The opinion of the court was delivered by: Susan Oki Mollway Chief United States District Judge
ORDER DENYING MOTION FOR RECONSIDERATION
On October 17, 2012, the court granted a summary judgment motion brought by Defendants County of Maui, Benjamin Acob and Marie Kosegarten on all of Plaintiff Jacki Jura's claims. ECF No. 149. Jura now seeks reconsideration of the court's ruling with regard to (1) her retaliation claims; and (2) her claims for sexual harassment and hostile work environment.
Jura says that "it is clear that the [c]court either misinterpreted" federal and state anti-retaliation laws "or interpreted them based upon an unpublished decision of the Eleventh Circuit in McConnell v. Westpoint Stevens, Inc., 168 Fed. App'x 911 (11th Cir. 2006), rather than the controlling precedent of the United States Supreme Court and the Ninth Circuit." Motion for Reconsideration ("Motion") at 2, ECF No. 154. Jura also says that the court erroneously granted summary judgment on her sexual harassment and hostile work environment claims because "Plaintiff has alleged sufficient facts from which a jury could find sexual harassment and hostile work environment." Id. The court, having reviewed the matters argued by Jura, denies her motion.
Jura seeks reconsideration pursuant to Local Rule 60.1(c) and Rule 59(e) of the Federal Rules of Civil Procedure. Local Rule 60.1(c) is inapplicable here. Local Rule 60.1(c) addresses a motion for reconsideration of an interlocutory order based on a "[m]anifest error of law or fact." Because Jura is seeking reconsideration of a final judgment, reconsideration should be sought under either Local Rule 59(e) or under Rule 60(b) of the Federal Rules of Civil Procedure. The result would be the same under either rule.
In the Ninth Circuit, a successful motion for reconsideration under Rule 59(e) must accomplish two goals. First, it must demonstrate some reason that the court should reconsider its prior decision. Second, a motion for reconsideration must set forth facts or law of a strongly convincing nature to induce the court to reverse its prior decision. See White v. Sabatino, 424 F. Supp. 2d 1271, 1274 (D. Haw. 2006); Na Mamo O 'Aha 'Ino v. Galiher, 60 F. Supp. 2d 1058, 1059 (D. Haw. 1999). Courts have established three grounds justifying reconsideration under Rule 59(e): (1) an intervening change in controlling law; (2) the availability of new evidence; and (3) the need to correct clear error or prevent manifest injustice. Mustafa v. Clark County Sch. Dist., 157 F.3d 1169, 1178-79 (9th Cir. 1998); Sch. Dist. No. 1J, Multnomah Cnty., Or. v. AcandS, Inc., 5 F.3d 1255, 1263 (9th Cir. 1993); Galiher, 60 F. Supp. 2d at 1059. A party's mere disagreement with the court does not justify reconsideration. See Hele Ku KB, LLC v. BAC Home Loans Serv., LP, 2012 WL 1987165, *19 (D. Haw. May 31, 2012); Dep't of Educ. v. M.F., 2012 WL 639141, *1 (D. Haw. Feb. 28, 2012); White, 424 F. Supp. 2d at 1274. Jura relies on "the need to correct clear error or prevent manifest injustice," pointing to no change in controlling law or new evidence.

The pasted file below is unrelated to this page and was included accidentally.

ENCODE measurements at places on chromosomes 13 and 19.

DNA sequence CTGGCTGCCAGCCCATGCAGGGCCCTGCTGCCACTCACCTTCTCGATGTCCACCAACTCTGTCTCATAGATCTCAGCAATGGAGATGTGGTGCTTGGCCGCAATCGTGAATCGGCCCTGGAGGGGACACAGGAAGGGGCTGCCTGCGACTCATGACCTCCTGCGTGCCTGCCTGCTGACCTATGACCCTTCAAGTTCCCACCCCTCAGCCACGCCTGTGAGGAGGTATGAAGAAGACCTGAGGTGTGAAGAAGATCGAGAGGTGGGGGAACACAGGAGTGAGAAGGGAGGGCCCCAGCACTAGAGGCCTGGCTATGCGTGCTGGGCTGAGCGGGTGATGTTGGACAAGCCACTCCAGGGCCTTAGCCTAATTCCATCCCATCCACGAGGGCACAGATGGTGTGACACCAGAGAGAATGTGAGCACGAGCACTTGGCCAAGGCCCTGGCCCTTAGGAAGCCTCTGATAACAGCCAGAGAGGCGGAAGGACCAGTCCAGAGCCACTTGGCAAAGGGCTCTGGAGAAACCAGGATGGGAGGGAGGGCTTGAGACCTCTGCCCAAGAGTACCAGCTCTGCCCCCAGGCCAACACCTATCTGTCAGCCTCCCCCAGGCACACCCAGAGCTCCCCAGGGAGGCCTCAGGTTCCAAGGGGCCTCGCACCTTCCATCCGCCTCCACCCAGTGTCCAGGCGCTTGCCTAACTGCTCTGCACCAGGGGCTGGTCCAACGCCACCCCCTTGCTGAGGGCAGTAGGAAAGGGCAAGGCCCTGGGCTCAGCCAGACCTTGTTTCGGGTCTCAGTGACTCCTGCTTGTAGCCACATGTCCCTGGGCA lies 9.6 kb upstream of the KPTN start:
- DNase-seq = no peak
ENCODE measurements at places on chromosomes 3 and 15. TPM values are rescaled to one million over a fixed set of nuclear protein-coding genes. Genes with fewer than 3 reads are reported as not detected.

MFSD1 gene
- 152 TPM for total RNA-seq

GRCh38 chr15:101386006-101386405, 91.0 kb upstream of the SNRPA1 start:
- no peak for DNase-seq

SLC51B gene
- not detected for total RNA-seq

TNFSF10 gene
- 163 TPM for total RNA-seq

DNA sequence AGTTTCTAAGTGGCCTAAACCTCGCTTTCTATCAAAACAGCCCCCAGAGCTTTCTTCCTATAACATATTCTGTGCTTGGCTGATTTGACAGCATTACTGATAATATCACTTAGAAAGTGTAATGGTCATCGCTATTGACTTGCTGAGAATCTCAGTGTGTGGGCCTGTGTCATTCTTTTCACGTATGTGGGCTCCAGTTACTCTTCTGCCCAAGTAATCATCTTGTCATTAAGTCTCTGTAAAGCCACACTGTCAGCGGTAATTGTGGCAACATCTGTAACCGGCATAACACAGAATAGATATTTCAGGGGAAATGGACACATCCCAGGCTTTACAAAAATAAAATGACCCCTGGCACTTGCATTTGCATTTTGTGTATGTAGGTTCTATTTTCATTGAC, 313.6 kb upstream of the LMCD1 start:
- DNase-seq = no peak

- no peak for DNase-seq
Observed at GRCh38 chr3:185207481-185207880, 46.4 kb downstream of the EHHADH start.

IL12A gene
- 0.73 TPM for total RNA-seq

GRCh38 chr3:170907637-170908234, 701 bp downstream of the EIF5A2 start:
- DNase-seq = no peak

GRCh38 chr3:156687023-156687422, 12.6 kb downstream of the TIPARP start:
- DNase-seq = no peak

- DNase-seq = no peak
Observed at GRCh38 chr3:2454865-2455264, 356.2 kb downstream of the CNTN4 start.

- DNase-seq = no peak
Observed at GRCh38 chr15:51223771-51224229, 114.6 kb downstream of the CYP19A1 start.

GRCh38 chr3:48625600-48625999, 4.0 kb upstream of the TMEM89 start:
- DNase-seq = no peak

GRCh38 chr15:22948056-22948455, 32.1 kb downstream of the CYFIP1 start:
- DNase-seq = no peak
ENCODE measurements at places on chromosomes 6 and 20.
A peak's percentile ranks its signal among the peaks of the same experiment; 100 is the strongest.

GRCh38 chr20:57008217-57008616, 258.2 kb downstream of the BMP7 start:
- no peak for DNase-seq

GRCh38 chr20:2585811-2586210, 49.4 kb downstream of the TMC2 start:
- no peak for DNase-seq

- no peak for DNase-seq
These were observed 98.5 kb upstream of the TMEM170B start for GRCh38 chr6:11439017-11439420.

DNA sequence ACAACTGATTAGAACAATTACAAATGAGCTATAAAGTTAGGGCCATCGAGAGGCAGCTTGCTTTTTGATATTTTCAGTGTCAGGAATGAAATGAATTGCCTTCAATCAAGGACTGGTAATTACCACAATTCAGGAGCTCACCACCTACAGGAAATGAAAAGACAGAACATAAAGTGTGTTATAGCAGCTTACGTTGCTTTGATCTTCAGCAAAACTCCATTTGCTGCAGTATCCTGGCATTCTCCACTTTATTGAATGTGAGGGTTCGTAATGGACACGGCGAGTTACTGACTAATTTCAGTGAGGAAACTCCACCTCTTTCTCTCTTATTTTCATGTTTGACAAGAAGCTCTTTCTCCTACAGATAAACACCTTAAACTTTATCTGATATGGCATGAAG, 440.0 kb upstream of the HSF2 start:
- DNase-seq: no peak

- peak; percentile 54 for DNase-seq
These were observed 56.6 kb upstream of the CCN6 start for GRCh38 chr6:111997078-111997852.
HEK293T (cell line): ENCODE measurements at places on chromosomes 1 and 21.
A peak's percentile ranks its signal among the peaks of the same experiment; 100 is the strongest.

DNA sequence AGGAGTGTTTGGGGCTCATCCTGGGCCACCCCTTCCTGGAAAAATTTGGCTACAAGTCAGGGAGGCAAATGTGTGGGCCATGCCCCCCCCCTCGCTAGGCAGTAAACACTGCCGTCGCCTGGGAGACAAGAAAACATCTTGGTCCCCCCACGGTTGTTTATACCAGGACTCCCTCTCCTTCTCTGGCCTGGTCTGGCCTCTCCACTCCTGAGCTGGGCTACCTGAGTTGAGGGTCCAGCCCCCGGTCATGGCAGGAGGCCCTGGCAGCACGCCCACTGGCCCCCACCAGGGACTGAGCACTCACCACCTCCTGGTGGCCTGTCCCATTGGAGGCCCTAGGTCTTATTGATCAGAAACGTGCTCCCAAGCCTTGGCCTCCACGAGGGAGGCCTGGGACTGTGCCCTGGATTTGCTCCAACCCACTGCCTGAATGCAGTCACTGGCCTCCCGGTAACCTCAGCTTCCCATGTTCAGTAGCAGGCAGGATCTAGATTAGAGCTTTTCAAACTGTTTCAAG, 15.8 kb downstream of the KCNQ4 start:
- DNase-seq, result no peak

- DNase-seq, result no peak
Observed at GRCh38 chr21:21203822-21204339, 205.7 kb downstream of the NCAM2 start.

Rule 60(b)(6) allows the court to relieve a party from a final judgment for any reason that justifies relief. Rule 60(b)(6) "is to be used sparingly as an equitable remedy to prevent manifest injustice and is to be utilized only where extraordinary circumstances" exist. Harvest v. Castro, 531 F.3d 737, 749 (9th Cir. 2008).